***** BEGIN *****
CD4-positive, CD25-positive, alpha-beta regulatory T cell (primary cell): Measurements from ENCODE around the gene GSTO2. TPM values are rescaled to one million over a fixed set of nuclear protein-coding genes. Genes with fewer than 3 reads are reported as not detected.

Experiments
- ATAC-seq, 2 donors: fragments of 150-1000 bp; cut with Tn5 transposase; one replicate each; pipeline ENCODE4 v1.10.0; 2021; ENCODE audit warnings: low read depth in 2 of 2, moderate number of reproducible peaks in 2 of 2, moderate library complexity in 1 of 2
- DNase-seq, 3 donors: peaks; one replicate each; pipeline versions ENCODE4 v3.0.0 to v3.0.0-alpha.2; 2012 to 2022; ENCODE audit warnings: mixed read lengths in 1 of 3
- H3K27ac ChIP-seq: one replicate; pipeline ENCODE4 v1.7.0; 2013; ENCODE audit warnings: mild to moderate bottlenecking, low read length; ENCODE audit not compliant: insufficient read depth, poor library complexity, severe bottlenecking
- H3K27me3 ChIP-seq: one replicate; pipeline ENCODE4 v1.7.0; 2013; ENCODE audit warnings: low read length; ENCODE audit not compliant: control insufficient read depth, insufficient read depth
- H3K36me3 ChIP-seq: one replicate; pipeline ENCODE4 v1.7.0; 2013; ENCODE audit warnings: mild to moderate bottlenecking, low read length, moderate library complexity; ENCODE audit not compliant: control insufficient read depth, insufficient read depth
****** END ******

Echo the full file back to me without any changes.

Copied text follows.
CD4-positive, CD25-positive, alpha-beta regulatory T cell (primary cell): Measurements from ENCODE around the gene GSTO2. TPM values are rescaled to one million over a fixed set of nuclear protein-coding genes. Genes with fewer than 3 reads are reported as not detected.

Experiments
- ATAC-seq, 2 donors: fragments of 150-1000 bp; cut with Tn5 transposase; one replicate each; pipeline ENCODE4 v1.10.0; 2021; ENCODE audit warnings: low read depth in 2 of 2, moderate number of reproducible peaks in 2 of 2, moderate library complexity in 1 of 2
- DNase-seq, 3 donors: peaks; one replicate each; pipeline versions ENCODE4 v3.0.0 to v3.0.0-alpha.2; 2012 to 2022; ENCODE audit warnings: mixed read lengths in 1 of 3
- H3K27ac ChIP-seq: one replicate; pipeline ENCODE4 v1.7.0; 2013; ENCODE audit warnings: mild to moderate bottlenecking, low read length; ENCODE audit not compliant: insufficient read depth, poor library complexity, severe bottlenecking
- H3K27me3 ChIP-seq: one replicate; pipeline ENCODE4 v1.7.0; 2013; ENCODE audit warnings: low read length; ENCODE audit not compliant: control insufficient read depth, insufficient read depth
- H3K36me3 ChIP-seq: one replicate; pipeline ENCODE4 v1.7.0; 2013; ENCODE audit warnings: mild to moderate bottlenecking, low read length, moderate library complexity; ENCODE audit not compliant: control insufficient read depth, insufficient read depth